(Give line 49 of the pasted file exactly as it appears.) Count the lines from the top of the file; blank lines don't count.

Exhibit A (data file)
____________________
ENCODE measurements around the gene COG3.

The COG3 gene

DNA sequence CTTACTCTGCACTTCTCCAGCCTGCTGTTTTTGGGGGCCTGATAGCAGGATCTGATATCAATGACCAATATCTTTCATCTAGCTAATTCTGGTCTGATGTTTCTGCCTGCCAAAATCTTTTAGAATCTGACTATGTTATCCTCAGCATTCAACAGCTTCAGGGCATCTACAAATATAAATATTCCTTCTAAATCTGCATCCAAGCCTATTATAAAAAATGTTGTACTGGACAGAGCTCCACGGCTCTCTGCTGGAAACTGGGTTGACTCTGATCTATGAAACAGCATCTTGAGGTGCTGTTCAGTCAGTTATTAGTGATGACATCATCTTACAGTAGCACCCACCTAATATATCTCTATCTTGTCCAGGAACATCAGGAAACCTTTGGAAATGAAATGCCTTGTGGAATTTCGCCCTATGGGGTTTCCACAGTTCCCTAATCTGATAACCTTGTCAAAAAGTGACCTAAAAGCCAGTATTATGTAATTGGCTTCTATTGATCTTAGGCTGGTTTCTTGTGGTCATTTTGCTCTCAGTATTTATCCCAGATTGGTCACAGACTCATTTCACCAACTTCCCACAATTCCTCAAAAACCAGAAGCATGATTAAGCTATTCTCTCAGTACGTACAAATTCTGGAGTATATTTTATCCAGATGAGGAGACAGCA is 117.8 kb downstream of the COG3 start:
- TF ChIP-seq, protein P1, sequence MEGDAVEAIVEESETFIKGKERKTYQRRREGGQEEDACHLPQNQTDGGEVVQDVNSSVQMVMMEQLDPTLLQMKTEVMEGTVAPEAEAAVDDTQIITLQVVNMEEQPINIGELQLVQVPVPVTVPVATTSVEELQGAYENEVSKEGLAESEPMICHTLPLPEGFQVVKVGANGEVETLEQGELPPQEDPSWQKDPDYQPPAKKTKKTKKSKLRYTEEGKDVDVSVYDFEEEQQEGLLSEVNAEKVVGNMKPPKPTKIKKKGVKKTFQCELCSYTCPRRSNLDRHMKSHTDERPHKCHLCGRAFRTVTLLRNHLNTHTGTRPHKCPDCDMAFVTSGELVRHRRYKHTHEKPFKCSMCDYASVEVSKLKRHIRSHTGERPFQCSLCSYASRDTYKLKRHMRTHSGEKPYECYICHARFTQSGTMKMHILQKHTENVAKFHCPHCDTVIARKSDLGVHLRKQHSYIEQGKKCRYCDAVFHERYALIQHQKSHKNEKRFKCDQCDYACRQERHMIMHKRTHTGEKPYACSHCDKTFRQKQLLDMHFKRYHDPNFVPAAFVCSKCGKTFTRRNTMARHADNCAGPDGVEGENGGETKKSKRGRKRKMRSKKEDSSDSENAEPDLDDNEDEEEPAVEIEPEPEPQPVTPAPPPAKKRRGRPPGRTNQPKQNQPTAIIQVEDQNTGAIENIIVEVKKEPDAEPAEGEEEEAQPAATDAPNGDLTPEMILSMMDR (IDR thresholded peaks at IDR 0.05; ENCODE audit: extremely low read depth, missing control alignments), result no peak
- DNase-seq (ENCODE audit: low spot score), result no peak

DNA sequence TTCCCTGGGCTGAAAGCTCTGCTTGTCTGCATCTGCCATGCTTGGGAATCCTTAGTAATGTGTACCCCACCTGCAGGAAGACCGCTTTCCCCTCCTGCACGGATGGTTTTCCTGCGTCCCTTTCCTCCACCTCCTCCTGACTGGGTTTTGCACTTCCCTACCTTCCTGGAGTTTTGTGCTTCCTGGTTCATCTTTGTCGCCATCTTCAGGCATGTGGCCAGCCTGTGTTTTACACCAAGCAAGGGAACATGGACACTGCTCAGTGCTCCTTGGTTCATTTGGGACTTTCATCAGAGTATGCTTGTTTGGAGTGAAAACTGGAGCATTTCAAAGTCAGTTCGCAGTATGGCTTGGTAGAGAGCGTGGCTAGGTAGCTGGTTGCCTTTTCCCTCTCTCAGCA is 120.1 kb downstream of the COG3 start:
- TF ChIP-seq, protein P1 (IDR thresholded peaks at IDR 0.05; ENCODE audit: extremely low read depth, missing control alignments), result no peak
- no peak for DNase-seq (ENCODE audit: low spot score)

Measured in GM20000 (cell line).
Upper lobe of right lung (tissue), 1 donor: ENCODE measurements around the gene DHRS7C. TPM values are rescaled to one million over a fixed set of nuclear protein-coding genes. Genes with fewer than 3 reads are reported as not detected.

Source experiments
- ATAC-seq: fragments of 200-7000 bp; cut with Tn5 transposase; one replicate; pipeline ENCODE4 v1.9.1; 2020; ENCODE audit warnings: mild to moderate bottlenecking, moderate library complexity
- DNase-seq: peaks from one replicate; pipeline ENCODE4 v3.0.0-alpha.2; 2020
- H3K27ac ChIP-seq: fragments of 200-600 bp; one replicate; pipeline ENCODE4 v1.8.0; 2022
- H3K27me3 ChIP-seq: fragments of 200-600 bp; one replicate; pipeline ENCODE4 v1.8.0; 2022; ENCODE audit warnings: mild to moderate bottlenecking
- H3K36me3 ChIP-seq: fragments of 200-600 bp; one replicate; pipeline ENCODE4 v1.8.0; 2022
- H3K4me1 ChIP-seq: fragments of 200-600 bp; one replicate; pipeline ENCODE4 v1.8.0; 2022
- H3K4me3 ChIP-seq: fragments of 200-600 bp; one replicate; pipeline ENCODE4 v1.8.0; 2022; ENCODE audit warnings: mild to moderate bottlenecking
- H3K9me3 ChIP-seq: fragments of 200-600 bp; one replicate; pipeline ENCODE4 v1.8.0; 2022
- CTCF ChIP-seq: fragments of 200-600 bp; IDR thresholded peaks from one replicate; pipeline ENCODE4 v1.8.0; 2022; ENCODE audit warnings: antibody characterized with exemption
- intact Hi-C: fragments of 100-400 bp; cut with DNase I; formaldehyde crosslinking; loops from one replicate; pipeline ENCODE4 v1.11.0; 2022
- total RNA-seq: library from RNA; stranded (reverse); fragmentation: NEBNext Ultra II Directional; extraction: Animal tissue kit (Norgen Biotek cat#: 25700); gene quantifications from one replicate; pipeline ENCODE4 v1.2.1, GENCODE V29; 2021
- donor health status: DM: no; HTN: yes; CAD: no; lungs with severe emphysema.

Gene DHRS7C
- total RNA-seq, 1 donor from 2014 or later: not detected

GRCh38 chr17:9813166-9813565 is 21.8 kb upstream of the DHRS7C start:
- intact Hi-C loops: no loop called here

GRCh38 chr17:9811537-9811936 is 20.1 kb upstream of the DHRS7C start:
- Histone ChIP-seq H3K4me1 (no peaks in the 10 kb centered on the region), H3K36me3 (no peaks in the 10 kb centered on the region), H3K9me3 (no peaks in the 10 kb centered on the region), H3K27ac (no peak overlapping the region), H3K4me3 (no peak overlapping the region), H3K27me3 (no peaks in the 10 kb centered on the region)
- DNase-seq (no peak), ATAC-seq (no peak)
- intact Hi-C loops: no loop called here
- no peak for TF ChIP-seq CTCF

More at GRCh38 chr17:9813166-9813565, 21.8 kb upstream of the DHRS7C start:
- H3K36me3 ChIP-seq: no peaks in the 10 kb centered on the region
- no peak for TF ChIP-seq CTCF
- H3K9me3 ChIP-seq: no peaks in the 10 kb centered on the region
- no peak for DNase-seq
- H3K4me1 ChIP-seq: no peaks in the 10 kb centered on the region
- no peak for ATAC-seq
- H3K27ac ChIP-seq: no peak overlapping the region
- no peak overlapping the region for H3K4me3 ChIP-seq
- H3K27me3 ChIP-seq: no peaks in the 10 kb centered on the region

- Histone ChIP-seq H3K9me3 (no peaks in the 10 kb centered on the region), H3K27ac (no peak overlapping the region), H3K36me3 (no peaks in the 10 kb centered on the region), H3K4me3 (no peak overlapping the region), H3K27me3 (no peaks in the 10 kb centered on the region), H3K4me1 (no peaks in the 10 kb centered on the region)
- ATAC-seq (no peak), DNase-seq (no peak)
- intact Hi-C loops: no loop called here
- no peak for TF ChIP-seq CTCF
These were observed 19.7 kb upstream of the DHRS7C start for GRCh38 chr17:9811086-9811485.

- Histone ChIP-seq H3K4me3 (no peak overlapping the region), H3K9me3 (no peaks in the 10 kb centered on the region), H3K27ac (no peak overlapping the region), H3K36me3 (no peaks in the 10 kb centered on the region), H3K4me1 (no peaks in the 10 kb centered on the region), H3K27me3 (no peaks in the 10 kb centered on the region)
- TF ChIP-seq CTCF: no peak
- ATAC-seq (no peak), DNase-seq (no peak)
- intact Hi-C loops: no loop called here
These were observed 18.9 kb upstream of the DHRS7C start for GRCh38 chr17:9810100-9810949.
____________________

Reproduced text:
- TF ChIP-seq CTCF: no peak